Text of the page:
Association Vahatra

Antananarivo, Madagascar

Association Vahatra

Antananarivo, Madagascar
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PubMed | Madagasikara Voakajy, University of Antananarivo, Museo Regionale di Science Naturali, Ministere de lEnvironnement et des Forets and 17 more.
Type: Journal Article | Journal: PloS one | Year: 2014

An understanding of the conservation status of Madagascars endemic reptile species is needed to underpin conservation planning and priority setting in this global biodiversity hotspot, and to complement existing information on the islands mammals, birds and amphibians. We report here on the first systematic assessment of the extinction risk of endemic and native non-marine Malagasy snakes, lizards, turtles and tortoises.Species range maps from The IUCN Red List of Threatened Species were analysed to determine patterns in the distribution of threatened reptile species. These data, in addition to information on threats, were used to identify priority areas and actions for conservation. Thirty-nine percent of the data-sufficient Malagasy reptiles in our analyses are threatened with extinction. Areas in the north, west and south-east were identified as having more threatened species than expected and are therefore conservation priorities. Habitat degradation caused by wood harvesting and non-timber crops was the most pervasive threat. The direct removal of reptiles for international trade and human consumption threatened relatively few species, but were the primary threats for tortoises. Nine threatened reptile species are endemic to recently created protected areas.With a few alarming exceptions, the threatened endemic reptiles of Madagascar occur within the national network of protected areas, including some taxa that are only found in new protected areas. Threats to these species, however, operate inside and outside protected area boundaries. This analysis has identified priority sites for reptile conservation and completes the conservation assessment of terrestrial vertebrates in Madagascar which will facilitate conservation planning, monitoring and wise-decision making. In sharp contrast with the amphibians, there is significant reptile diversity and regional endemism in the southern and western regions of Madagascar and this study highlights the importance of these arid regions to conserving the islands biodiversity.


PubMed | University of Pretoria and Association Vahatra
Type: Journal Article | Journal: PloS one | Year: 2016

We provide serological evidence of lyssavirus circulation among bats on southwestern Indian Ocean (SWIO) islands. A total of 572 bats belonging to 22 species were collected on Anjouan, Mayotte, La Runion, Mauritius, Mah and Madagascar and screened by the Rapid Fluorescent Focus Inhibition Test for the presence of neutralising antibodies against the two main rabies related lyssaviruses circulating on the African continent: Duvenhage lyssavirus (DUVV) and Lagos bat lyssavirus (LBV), representing phylogroups I and II, respectively. A total of 97 and 42 sera were able to neutralise DUVV and LBV, respectively. No serum neutralised both DUVV and LBV but most DUVV-seropositive bats (n = 32/220) also neutralised European bat lyssavirus 1 (EBLV-1) but not Rabies lyssavirus (RABV), the prototypic lyssavirus of phylogroup I. These results highlight that lyssaviruses belonging to phylogroups I and II circulate in regional bat populations and that the putative phylogroup I lyssavirus is antigenically closer to DUVV and EBLV-1 than to RABV. Variation between bat species, roost sites and bioclimatic regions were observed. All brain samples tested by RT-PCR specific for lyssavirus RNA were negative.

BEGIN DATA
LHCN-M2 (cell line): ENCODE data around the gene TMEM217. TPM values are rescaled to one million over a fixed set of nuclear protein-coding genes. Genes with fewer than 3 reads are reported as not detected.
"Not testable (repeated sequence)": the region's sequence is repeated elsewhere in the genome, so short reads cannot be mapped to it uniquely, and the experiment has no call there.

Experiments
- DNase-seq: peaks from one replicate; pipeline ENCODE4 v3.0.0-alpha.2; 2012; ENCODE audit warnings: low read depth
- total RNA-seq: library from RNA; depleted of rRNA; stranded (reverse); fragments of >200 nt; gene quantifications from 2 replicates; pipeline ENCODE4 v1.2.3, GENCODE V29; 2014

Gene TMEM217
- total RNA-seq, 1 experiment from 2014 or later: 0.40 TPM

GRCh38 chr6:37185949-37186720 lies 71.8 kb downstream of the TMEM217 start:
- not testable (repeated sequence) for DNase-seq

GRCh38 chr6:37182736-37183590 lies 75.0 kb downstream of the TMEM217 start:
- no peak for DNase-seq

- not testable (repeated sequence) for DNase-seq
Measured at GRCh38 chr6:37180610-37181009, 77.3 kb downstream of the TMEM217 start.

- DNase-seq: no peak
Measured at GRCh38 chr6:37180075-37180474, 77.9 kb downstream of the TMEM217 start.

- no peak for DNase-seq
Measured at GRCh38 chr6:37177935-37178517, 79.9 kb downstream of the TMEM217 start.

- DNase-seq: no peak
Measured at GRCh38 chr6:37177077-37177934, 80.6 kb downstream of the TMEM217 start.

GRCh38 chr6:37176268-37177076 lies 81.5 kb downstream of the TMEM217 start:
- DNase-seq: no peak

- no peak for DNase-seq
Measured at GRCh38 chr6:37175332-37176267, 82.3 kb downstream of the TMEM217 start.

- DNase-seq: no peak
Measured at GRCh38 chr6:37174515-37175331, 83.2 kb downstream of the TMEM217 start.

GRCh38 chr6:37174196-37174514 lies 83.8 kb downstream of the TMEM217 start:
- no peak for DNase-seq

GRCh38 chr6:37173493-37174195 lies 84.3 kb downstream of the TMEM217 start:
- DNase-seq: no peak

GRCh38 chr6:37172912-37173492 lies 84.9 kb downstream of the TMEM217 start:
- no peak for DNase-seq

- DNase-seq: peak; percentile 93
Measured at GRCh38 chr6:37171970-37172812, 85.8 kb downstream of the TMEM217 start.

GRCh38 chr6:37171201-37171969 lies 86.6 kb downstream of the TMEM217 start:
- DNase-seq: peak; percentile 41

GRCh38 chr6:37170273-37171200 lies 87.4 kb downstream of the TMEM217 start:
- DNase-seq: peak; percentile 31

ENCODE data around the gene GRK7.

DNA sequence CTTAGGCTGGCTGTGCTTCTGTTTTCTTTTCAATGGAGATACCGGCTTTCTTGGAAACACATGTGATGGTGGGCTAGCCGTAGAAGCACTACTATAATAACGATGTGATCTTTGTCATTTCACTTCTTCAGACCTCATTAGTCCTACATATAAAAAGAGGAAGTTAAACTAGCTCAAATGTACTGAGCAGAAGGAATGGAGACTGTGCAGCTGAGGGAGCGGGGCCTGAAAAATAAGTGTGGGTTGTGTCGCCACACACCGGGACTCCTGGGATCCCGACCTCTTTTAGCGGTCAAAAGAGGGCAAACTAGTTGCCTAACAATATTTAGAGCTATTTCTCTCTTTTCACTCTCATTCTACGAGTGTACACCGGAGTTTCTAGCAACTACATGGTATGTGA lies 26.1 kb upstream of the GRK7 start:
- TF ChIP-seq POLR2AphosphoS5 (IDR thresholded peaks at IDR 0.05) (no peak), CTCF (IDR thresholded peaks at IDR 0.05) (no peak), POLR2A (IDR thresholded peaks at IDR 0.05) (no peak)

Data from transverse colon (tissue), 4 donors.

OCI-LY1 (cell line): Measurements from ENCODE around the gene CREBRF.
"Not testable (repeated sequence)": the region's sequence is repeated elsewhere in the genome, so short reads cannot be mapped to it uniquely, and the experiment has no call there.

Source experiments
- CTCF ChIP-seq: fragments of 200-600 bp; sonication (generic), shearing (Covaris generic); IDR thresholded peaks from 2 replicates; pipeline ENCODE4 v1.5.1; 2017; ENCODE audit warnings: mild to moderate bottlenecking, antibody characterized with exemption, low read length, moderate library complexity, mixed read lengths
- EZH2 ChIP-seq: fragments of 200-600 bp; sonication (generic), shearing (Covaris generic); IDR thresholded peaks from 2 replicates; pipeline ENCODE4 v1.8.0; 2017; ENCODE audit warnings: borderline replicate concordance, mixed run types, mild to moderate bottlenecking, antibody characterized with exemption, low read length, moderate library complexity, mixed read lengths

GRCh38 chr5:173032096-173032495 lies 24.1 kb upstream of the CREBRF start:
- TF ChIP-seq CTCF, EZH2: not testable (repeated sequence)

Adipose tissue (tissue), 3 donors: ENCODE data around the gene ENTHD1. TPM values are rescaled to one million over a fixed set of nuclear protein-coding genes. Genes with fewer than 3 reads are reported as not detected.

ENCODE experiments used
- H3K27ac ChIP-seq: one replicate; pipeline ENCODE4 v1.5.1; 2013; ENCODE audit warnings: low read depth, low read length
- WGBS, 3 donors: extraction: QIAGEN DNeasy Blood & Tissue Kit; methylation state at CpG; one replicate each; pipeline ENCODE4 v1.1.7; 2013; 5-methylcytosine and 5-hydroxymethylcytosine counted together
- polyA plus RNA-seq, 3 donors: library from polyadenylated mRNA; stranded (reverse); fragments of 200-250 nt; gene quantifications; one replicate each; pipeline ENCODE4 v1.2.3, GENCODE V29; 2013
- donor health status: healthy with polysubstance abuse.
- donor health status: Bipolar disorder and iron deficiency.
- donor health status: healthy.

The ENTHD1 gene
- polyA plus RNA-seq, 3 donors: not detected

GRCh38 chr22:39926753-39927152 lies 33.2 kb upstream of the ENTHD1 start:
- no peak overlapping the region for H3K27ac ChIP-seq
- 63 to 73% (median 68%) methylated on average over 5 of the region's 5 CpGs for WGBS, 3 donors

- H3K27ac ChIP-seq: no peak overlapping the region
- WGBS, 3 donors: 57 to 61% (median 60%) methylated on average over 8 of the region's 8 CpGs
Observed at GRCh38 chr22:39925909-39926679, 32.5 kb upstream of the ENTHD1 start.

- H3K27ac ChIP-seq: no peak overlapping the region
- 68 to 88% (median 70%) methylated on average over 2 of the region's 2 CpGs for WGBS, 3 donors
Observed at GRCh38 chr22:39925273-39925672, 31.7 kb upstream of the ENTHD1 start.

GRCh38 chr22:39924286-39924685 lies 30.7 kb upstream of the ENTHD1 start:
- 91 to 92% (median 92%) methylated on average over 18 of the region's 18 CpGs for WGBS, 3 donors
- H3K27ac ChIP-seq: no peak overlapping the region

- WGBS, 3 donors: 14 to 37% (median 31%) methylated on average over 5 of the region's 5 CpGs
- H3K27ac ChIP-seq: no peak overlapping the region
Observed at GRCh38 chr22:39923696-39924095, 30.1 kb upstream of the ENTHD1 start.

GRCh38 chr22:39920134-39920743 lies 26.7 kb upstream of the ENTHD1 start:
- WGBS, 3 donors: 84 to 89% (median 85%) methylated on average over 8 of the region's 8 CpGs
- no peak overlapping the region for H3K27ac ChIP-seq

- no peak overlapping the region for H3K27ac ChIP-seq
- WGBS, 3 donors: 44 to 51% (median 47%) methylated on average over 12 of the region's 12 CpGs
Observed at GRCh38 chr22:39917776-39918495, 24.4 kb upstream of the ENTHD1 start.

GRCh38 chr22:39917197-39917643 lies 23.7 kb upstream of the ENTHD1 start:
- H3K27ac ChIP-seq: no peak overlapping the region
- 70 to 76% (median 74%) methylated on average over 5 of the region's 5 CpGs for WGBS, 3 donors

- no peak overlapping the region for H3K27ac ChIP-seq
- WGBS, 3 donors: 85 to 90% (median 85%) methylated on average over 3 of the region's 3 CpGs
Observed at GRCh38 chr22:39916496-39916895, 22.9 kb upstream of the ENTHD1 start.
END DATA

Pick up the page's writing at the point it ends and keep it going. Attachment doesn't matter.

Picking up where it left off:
Shi J.J.,Duke University | Shi J.J.,University of Michigan | Chan L.M.,Duke University | Chan L.M.,Pitzer and Scripps Colleges | And 4 more authors.
Biological Journal of the Linnean Society | Year: 2013

Numerous hypotheses have been proposed for the historical processes governing the rich endemism of Madagascar's biodiversity. The 'watershed model' suggests that drier climates in the recent geological past have resulted in the contraction of forests around major watersheds, thereby defining areas of endemism. We test whether this hypothesis explains phylogeographical patterns in a dry forest-dependent rodent, Eliurus myoxinus, an endemic species widely distributed through western Madagascar. We sequenced the mitochondrial cytochrome b locus and nuclear introns of the β-fibrinogen and the growth hormone receptor genes for E. myoxinus. Using a parametric bootstrapping approach, we tested whether the mitochondrial gene tree data fit expectations of local differentiation given the watershed model. We additionally estimated population differentiation and historical demographic parameters, and reconstructed the spatial history of E. myoxinus to highlight spatial and temporal patterns of differentiation. The data do not support the watershed model as a clear explanation for the genetic patterns of diversity within extant E. myoxinus populations. We find striking patterns of latitudinal genetic structure within western Madagascar, and indicate possible roles for environmental and ecological gradients along this axis in generating phylogeographical diversity. © 2013 The Linnean Society of London.